Measles is on the rise, and the NHS England chief executive Simon Stevens suspects that social media’s unique ability to spread misinformation is partially to blame.
Speaking at a health summit last week, Stevens warned that anti-vaxxers’ effective use of YouTube, Instagram and WhatsApp was triggering a wave of Measles cases in England. As recently as 2016, the WHO reported that the disease had hit “elimination” status on our shores, meaning that it was uncommon enough for the disease not to spread around the country.
But now it’s back, and cases are increasing at an alarming rate. “Last year, for example, we saw more than triple the number of measles cases across England than we had seen the year before despite the fact that clearly, vaccination works,” Stevens said.
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As CNN reports, Stevens referred to the “fake news movement” and its part of the blame, highlighting one case where a parent at his daughter’s school used WhatsApp to spread alarm about children’s immune systems being “loaded up” with vaccines.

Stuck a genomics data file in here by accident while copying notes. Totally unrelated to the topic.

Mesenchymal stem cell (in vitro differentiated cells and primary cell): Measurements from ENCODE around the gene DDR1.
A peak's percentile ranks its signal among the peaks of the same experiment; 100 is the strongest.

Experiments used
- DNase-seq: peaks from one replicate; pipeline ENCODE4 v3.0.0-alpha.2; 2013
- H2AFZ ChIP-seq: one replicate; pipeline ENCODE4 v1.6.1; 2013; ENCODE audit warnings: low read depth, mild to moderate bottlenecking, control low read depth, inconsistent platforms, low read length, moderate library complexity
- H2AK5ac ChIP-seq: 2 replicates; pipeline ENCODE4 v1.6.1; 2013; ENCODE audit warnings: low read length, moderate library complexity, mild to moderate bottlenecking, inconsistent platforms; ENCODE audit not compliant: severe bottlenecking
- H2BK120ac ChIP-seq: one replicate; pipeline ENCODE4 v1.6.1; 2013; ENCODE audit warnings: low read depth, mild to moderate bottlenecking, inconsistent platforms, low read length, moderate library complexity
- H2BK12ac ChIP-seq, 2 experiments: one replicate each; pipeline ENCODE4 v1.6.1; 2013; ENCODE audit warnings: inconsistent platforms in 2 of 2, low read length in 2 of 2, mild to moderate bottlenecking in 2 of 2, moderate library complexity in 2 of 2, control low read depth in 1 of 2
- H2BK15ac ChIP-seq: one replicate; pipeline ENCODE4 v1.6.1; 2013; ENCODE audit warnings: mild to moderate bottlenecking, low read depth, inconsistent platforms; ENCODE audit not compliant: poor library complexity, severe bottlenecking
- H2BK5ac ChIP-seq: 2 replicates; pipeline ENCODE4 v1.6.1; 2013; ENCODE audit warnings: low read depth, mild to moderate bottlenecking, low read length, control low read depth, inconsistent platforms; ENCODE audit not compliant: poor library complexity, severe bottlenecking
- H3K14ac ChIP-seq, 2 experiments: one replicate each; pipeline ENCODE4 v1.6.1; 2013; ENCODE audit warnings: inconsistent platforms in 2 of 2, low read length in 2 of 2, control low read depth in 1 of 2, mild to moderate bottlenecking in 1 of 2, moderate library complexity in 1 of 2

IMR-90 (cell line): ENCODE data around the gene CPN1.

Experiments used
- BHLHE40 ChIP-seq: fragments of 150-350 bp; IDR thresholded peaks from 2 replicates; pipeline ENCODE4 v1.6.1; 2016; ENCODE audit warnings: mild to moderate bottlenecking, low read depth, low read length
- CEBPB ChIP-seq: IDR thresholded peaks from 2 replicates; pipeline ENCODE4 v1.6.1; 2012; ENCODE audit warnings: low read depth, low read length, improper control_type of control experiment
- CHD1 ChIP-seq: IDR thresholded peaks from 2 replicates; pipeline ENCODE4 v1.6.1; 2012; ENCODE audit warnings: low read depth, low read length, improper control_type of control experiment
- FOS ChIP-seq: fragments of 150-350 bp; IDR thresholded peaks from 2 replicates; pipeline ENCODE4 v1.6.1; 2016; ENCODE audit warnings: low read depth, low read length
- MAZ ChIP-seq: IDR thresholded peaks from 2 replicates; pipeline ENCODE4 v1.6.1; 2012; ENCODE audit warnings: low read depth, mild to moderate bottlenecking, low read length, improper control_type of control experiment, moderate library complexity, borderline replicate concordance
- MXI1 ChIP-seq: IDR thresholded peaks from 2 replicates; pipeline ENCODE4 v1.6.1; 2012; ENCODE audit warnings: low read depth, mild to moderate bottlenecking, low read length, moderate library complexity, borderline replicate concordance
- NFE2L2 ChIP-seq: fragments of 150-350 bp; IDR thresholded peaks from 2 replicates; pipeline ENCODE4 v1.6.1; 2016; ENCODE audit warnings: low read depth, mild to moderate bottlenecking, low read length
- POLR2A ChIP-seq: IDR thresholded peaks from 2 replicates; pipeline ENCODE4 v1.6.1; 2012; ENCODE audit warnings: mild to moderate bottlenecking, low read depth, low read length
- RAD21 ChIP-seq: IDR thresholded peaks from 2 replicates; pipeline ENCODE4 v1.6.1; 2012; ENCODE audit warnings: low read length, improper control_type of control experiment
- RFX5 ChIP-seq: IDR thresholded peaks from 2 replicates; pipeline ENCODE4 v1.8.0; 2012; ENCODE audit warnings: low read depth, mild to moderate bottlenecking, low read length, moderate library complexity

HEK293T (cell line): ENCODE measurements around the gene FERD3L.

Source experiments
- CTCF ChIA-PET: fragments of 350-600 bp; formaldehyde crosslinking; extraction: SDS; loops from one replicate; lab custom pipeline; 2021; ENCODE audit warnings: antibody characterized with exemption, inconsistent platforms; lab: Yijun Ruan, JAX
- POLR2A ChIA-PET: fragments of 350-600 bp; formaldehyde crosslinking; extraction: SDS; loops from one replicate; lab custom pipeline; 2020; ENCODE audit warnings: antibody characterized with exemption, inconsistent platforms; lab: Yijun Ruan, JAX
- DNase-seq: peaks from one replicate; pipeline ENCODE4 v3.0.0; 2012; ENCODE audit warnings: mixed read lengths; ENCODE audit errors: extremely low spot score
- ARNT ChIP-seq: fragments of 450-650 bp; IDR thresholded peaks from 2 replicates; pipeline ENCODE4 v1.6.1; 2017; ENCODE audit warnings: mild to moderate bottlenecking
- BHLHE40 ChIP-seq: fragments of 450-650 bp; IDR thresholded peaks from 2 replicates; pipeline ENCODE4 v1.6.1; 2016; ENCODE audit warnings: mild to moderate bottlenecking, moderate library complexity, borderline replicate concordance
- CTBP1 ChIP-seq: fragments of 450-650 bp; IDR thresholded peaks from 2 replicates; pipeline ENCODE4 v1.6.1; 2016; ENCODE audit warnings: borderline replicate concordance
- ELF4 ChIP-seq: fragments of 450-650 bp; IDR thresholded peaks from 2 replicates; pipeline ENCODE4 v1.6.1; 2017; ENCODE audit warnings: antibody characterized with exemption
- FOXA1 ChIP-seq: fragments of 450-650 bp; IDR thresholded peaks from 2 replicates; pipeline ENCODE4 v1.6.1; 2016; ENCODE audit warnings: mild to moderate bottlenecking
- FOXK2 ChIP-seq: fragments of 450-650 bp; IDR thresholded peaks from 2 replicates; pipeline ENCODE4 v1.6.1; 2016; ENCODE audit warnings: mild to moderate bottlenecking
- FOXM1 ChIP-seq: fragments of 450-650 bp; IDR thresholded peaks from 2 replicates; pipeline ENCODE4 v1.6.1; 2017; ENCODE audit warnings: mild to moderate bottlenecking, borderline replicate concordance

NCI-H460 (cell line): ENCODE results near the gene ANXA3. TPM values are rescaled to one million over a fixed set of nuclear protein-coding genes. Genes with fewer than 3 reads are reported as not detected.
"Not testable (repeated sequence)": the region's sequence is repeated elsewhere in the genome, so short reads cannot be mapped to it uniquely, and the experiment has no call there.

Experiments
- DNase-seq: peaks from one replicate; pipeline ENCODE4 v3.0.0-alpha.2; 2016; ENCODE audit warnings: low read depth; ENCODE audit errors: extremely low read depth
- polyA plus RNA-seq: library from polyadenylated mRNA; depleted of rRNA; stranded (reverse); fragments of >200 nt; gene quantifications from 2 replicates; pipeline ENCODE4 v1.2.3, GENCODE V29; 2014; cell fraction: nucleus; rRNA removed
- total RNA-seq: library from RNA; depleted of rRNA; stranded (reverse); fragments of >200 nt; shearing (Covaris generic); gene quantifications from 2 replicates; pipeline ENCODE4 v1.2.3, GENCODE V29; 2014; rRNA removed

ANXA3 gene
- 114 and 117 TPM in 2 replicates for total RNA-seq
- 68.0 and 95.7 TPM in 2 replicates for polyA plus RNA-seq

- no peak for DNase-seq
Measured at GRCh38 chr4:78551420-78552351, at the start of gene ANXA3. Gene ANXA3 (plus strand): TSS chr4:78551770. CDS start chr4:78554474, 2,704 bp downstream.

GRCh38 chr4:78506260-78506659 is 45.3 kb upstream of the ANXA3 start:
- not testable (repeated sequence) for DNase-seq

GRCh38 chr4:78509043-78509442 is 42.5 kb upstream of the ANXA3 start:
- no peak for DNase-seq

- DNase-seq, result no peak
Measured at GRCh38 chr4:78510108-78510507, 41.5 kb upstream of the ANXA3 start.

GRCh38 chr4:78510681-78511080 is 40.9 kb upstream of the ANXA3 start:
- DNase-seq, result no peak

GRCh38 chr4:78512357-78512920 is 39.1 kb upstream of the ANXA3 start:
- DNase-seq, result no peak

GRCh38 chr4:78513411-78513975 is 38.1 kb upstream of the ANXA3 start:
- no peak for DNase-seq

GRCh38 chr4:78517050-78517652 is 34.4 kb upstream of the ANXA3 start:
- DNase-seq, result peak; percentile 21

“We are not being helped on this front by the fact that although nine in ten parents support vaccination, half of them say they have seen fake messages about vaccination on social media,” Stevens said.
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YouTube’s chief weapon in the fight against fake news on its platform is to strip advertising from videos that spread dangerous content such as anti-vaxxers myths. It has also experimented with putting Wikipedia links to videos that promote conspiracy theories, which is a pretty limited solution for all kinds of reasons.
The flipside of this – and an argument that Facebook, which owns WhatsApp and Instagram, used in its response to CNN – is that censorship is a slippery slope. “We don’t want misleading content on Facebook and have made significant investments in recent years to stop misinformation from spreading and to promote high-quality journalism and news literacy,” the company wrote.
“That said, we always try to strike a balance between allowing free speech and keeping people safe – which is why we don’t prevent people from saying something that is factually incorrect, particularly if they aren’t doing so intentionally.”
Both Facebook and YouTube may have to become more heavy handed in time. A recent Royal Society for Public Health study concluded that social media is a “breeding ground for misleading information and negative messaging around vaccination.”
What should social media companies do to combat the spread of fake news? Let us know what you think on Twitter: @TrustedReviews.